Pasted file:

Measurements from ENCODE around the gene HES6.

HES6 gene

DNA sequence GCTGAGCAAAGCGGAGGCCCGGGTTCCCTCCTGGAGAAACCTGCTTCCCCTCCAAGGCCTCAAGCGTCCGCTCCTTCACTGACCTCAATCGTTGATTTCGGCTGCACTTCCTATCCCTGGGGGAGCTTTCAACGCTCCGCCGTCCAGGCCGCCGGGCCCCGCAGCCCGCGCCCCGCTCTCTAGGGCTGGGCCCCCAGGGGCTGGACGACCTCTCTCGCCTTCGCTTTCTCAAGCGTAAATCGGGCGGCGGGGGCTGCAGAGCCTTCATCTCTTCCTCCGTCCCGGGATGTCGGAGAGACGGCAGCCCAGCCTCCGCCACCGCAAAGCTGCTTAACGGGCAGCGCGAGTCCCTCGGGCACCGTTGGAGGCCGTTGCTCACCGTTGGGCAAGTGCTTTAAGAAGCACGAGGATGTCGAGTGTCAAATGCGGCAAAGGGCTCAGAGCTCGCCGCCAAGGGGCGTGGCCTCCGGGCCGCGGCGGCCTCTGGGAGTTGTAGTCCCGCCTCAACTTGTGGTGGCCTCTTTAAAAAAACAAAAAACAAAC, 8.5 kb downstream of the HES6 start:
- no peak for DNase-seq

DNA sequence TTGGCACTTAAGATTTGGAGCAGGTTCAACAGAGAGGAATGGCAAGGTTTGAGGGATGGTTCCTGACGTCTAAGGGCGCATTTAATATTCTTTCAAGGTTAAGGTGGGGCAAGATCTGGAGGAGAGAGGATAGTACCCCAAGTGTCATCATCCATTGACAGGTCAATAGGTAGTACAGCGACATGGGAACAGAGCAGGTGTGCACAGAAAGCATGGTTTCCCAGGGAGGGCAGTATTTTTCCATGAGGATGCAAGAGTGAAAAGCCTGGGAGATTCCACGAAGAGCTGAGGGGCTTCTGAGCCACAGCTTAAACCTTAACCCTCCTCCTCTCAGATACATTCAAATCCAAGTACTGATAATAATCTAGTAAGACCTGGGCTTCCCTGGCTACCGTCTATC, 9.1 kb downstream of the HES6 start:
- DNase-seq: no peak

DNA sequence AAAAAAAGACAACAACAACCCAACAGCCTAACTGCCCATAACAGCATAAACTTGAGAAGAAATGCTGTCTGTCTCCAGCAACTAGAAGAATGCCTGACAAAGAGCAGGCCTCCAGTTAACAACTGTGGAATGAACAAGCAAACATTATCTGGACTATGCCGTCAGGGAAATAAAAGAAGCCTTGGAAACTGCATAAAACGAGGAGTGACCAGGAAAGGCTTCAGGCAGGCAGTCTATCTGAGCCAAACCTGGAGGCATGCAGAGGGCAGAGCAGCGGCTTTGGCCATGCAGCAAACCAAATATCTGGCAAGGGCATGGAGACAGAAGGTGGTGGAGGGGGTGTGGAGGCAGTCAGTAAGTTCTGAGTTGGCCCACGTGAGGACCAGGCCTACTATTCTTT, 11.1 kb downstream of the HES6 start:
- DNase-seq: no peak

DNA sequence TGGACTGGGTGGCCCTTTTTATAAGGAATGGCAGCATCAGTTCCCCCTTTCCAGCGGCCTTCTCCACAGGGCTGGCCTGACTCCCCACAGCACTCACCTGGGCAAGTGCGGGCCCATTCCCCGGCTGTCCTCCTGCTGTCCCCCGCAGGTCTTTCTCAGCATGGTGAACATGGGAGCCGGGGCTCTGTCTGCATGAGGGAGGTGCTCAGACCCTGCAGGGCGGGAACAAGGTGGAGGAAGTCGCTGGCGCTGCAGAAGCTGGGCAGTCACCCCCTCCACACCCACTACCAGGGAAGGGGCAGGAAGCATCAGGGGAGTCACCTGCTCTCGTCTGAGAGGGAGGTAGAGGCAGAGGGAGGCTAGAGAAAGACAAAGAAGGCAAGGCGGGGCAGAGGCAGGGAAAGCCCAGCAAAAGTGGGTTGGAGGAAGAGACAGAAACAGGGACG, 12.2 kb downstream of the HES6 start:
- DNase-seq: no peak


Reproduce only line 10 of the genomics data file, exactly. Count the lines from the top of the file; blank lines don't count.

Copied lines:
- DNase-seq: no peak